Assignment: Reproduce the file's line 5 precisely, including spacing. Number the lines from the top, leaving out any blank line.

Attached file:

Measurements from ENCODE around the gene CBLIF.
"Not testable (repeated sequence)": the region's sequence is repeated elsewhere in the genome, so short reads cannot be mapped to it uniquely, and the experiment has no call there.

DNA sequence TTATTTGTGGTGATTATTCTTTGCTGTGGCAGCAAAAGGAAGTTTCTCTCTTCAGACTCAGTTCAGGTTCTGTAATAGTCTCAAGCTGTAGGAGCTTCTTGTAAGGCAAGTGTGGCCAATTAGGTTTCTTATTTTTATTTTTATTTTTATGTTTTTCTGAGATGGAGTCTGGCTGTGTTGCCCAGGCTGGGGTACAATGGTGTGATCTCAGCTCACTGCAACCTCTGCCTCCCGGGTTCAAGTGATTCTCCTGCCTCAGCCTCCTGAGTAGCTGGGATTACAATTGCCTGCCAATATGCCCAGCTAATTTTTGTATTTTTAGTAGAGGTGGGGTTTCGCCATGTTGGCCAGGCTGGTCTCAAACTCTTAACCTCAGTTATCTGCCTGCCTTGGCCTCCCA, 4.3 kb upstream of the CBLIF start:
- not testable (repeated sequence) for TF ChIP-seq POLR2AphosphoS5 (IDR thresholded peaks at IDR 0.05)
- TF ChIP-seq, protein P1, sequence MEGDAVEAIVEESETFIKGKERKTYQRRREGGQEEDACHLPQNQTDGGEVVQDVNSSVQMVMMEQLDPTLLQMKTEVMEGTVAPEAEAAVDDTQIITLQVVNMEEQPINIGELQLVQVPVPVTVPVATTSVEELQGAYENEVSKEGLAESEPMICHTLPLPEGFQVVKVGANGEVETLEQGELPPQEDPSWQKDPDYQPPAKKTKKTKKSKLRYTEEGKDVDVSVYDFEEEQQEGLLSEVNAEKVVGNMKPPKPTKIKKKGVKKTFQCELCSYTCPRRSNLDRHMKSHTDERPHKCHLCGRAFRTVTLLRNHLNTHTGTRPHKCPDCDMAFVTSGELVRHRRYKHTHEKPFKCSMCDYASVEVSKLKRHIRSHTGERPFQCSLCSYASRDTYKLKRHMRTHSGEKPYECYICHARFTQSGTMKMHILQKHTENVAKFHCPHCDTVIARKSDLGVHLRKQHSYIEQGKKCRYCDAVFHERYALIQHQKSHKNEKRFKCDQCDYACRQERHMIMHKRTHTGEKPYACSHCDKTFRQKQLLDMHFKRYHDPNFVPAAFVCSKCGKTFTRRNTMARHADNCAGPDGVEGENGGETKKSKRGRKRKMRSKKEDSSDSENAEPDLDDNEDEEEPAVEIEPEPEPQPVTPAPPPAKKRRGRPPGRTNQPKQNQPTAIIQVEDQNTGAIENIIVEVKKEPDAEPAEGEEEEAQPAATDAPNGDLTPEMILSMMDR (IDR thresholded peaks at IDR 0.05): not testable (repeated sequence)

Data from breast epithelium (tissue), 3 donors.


- TF ChIP-seq, protein P1, sequence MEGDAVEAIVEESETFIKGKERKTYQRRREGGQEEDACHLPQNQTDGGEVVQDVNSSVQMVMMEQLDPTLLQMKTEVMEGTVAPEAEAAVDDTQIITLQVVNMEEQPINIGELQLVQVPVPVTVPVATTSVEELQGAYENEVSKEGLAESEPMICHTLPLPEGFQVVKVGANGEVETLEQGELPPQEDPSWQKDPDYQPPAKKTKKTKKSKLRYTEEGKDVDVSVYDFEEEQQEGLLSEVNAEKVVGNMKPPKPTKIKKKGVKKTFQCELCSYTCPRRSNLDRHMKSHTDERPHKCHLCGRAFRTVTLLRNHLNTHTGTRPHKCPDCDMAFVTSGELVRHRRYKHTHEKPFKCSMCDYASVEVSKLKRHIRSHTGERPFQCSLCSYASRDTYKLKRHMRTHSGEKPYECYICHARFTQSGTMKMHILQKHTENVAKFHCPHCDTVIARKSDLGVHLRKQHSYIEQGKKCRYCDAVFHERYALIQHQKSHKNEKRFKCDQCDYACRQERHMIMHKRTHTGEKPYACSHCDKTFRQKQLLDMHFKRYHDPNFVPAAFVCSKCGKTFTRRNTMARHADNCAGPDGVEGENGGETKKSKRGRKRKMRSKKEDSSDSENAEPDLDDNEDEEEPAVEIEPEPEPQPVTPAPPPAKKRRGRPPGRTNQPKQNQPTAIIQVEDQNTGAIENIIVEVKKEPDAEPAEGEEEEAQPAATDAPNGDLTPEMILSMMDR (IDR thresholded peaks at IDR 0.05): not testable (repeated sequence)